COP26 should pave way for enhanced climate financing

President Uhuru Kenyatta on Tuesday met several leaders on the sidelines of the ongoing 26th United Nations Climate Change Conference (COP26) in Glasgow, Scotland. [Courtesy]

The COP-26 Conference in Glasgow presents the global community with the perfect opportunity to take the urgent action needed to deliver increased global ambition and mobilisation of climate finance.

The scientific evidence is clear: Immediate climate action is needed. No matter where we live, the daily realities of climate change are already with us, with current drought in the arid and semi-arid lands, which constitute over 60 per cent of Kenya’s land mass, standing out as a clear example.

Furthermore, 70 per cent of natural disasters in the country are weather-related, negatively affecting key economic sectors such as agriculture, industry, energy, water, and tourism. It goes without saying, therefore, that extreme weather events are becoming more frequent, severe and costly and will have an immense impact on Kenya.

Africa contributes just 4 per cent of global CO2 emissions, according to the State of Climate in Africa Report, but remains the most vulnerable to the negative impacts of climate change. It is time for action if the noble goal of a zero-carbon society is to be achieved, as was envisioned six years ago in Paris, when the international community agreed to limit global warming to between 1.5 and 2.0°C.

The European Union has been at the forefront of these global efforts, demonstrating through bold and concrete actions, that decoupling growth from CO2 emissions is possible - recording 60 per cent GDP growth since 1990 while reducing greenhouse gas emission by 25 per cent during the same period. In July this year, the European Commission released the “Fit for 55” legislative package that aims to deliver a 55 per cent net reduction in greenhouse gas emission by 2030, on the path to climate neutrality by 2050.

Kenya has been a continental and global leader in enhancing global action on climate change. Its National Determined Contributions sets an ambitious target to increase adaptation and resilience, as well as lower greenhouse gas emissions by 32 per cent by 2030. Kenya is also in the process of setting up an emissions trading system that will allow companies and other organisations to buy emissions allowances.

Perhaps the most impressive of all is that Kenya has plans to set up a Green Investment Bank to spur investment in public and private renewable energy, energy efficiency, green transport and waste water treatment projects. These actions towards greening its economy, clearly demonstrate Kenya’s clear commitment and continental leadership in this area.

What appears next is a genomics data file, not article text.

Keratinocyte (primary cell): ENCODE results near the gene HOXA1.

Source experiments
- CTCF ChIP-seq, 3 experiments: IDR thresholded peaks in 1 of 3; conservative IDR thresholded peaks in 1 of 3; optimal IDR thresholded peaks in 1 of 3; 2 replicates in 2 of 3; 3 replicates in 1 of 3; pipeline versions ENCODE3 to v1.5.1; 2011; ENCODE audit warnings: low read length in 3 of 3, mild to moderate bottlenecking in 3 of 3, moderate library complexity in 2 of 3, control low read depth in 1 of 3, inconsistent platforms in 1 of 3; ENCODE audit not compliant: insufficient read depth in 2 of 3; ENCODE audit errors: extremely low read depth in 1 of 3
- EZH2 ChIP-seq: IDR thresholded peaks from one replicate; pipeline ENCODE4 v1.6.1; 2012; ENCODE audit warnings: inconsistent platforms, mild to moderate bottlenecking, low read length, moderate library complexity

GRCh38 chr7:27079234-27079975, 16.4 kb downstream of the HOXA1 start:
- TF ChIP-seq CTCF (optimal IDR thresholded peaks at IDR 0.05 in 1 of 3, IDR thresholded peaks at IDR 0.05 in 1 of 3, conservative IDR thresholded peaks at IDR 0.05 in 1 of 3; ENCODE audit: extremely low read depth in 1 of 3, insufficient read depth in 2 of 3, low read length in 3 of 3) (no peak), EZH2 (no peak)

The commitment of the EU and Kenya towards a greener and climate friendly global economy will underpin the future partnerships between the two. However, Kenya and the EU alone cannot make a significant impact, as they only account for 0.8 per cent and 8.0 per cent of global CO2 emissions, respectively.

Other countries – even the most reluctant - must also take up the challenge, commit and support their commitments with concrete actions. Kenya and the EU are working together to inspire other countries to join the path to climate neutrality and a cleaner, more secure and sustainable environment. Through bilateral co-operation and international mechanisms such as UN Environment, we hope to win others over in the same way that Japan, the USA, South Korea and even China were convinced to commit climate neutrality by 2050 two years ago.

The COP-26 Conference in Glasgow presents the global community with the perfect opportunity to take the urgent action needed to deliver increased global ambition and mobilisation of climate finance. It is the last opportunity to get the world back on track. The future of our planet and the extent of damage that climate change is inflicting are truly in our hands. We have the opportunity to build back better and greener from the Covid-19 pandemic, if we make the right and difficult decisions at COP26.

The EU and Kenya remain alive to the serious financial resources needed to improve adaptation and mitigation of climate change risks. The level of financing available is insufficient to meet the needs and ambitions of the developing world – who are most prone to these risks. Developed countries committed to provide USD 100 billion in climate finance, and the EU released EUR 22 billion in 2019 as its contribution towards this effort. We call on other nations to honour their commitments as well.

The EU and Kenya are shifting their investment policies to make them greener, with a particular focus on the rapidly growing global green bonds market, with little representation from Africa. We will work jointly on the instruments and standards to make this possible. As a demonstration of this joint action, Kenya and the European Union jointly hosted the “Opportunities and Challenges in Sustainable Green Finance: The Case of Kenya” on November 4, 2021 as a virtual side-event at COP-26 to showcase Kenya’s experience as an example for Africa and the global community from which valuable lessons are being drawn.

Mr Yatani is Cabinet Secretary for the National Treasury & Planning. Ms Geiger is the EU Ambassador to Kenya

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